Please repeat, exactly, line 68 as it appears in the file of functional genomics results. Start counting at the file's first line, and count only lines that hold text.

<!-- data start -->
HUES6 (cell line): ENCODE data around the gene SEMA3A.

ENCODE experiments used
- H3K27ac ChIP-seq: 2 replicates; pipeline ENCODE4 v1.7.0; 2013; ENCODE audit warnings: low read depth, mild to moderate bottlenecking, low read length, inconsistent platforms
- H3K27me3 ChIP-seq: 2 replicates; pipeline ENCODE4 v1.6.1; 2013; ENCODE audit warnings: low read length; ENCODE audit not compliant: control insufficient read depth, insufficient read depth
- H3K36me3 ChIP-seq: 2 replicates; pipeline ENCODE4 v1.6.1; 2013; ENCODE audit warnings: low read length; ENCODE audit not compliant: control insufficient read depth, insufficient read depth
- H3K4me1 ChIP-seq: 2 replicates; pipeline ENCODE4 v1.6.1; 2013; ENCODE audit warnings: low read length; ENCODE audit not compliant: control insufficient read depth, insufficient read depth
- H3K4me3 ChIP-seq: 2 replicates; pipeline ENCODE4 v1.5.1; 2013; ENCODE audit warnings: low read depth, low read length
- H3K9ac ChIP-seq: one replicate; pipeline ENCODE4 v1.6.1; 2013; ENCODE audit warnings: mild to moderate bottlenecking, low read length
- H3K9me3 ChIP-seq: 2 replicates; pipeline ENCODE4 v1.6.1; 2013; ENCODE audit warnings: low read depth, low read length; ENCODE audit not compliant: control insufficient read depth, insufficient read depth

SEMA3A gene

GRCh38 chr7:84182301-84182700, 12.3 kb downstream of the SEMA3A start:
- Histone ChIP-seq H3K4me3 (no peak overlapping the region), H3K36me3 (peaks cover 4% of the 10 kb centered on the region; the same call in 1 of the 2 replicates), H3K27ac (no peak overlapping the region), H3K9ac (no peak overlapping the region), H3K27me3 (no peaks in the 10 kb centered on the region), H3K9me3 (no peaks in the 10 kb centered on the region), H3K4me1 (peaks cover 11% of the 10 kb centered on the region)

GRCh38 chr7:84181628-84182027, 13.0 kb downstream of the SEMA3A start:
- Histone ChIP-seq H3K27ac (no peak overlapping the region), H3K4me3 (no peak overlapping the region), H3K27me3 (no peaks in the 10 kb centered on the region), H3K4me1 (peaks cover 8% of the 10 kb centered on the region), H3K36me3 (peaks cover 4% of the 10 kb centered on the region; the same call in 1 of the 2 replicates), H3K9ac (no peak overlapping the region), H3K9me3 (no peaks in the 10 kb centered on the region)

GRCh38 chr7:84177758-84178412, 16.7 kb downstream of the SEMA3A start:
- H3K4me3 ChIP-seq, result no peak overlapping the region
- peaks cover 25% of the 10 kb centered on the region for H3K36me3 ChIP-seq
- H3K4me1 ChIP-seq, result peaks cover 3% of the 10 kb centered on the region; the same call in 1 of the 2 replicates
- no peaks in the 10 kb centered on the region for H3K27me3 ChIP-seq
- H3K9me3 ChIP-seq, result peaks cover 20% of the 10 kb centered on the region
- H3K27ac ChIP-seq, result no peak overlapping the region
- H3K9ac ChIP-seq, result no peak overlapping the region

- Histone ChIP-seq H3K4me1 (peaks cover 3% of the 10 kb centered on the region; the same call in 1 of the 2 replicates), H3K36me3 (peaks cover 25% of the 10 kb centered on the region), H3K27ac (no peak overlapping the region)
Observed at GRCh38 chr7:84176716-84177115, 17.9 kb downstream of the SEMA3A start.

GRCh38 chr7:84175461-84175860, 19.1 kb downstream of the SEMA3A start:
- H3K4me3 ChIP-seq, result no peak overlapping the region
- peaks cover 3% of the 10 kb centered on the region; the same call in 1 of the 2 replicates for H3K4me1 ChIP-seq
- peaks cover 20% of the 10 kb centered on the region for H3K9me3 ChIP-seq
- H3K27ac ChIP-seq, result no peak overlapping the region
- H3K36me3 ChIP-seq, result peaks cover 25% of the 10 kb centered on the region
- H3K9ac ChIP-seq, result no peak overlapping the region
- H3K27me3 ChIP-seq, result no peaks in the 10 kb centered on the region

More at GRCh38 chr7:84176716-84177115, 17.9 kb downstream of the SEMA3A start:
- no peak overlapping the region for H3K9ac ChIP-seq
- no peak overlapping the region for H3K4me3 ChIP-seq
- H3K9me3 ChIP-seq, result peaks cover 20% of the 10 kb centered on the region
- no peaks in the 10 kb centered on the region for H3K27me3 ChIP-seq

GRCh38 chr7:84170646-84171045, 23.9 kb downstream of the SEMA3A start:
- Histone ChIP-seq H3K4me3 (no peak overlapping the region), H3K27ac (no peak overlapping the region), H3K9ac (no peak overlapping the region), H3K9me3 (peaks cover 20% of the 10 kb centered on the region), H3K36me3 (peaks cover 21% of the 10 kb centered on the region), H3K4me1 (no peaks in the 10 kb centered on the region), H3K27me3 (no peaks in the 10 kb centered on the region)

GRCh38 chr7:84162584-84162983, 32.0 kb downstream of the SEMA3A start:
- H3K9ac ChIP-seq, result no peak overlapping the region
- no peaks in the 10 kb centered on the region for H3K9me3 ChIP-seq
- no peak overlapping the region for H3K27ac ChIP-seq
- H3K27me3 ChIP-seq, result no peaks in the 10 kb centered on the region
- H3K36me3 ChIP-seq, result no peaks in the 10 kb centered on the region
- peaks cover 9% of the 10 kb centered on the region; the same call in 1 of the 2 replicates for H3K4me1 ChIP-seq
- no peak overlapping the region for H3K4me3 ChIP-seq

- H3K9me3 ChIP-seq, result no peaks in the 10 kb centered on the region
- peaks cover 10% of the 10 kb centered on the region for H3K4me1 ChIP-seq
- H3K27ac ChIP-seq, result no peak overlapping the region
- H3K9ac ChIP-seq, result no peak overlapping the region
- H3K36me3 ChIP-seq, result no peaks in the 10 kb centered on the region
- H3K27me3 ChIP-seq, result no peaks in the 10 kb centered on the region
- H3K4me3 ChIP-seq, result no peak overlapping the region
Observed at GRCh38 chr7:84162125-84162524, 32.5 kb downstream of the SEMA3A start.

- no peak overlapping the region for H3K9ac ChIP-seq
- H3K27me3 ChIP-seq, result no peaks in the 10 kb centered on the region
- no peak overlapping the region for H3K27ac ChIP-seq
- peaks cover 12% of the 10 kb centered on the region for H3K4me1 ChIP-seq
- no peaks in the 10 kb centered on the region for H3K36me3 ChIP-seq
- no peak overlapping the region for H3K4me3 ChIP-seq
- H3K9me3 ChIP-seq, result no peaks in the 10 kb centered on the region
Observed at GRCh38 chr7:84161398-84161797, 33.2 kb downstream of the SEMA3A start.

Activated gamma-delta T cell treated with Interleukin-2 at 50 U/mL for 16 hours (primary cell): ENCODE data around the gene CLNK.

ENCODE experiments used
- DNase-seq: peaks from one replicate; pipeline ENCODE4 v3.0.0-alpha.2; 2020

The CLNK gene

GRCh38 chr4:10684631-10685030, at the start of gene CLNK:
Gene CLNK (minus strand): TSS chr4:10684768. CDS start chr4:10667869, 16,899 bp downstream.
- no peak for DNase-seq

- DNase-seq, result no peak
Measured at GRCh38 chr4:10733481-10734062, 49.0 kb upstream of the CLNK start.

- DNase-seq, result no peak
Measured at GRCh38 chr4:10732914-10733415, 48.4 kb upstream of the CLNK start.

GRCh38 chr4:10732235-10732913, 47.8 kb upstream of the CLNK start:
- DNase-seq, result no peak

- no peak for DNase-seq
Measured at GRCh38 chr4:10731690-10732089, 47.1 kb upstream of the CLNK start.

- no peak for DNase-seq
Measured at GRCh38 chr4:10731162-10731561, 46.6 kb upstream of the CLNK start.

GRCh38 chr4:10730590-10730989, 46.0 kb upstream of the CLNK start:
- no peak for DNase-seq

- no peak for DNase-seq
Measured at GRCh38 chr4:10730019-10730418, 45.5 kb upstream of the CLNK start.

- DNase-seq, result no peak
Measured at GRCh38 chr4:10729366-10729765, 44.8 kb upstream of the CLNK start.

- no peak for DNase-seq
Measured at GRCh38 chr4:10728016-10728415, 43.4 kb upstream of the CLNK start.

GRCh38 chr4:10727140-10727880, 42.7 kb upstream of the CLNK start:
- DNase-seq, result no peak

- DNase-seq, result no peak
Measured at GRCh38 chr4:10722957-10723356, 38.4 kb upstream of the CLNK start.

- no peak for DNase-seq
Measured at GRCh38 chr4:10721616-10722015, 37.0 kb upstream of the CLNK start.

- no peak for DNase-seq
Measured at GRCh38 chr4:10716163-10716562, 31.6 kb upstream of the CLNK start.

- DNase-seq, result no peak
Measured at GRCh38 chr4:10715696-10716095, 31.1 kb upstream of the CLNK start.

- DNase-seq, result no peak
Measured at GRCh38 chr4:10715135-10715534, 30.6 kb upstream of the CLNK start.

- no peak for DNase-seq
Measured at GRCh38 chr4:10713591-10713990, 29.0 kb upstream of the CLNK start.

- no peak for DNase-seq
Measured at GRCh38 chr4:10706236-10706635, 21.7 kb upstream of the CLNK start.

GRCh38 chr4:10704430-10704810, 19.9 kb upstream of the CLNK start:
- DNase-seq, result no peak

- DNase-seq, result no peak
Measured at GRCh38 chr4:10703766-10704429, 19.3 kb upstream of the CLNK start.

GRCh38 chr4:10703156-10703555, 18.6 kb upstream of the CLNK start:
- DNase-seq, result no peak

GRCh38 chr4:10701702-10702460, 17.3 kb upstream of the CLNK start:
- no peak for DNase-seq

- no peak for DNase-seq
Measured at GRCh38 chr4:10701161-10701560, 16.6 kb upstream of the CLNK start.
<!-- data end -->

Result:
GRCh38 chr4:10684631-10685030, at the start of gene CLNK: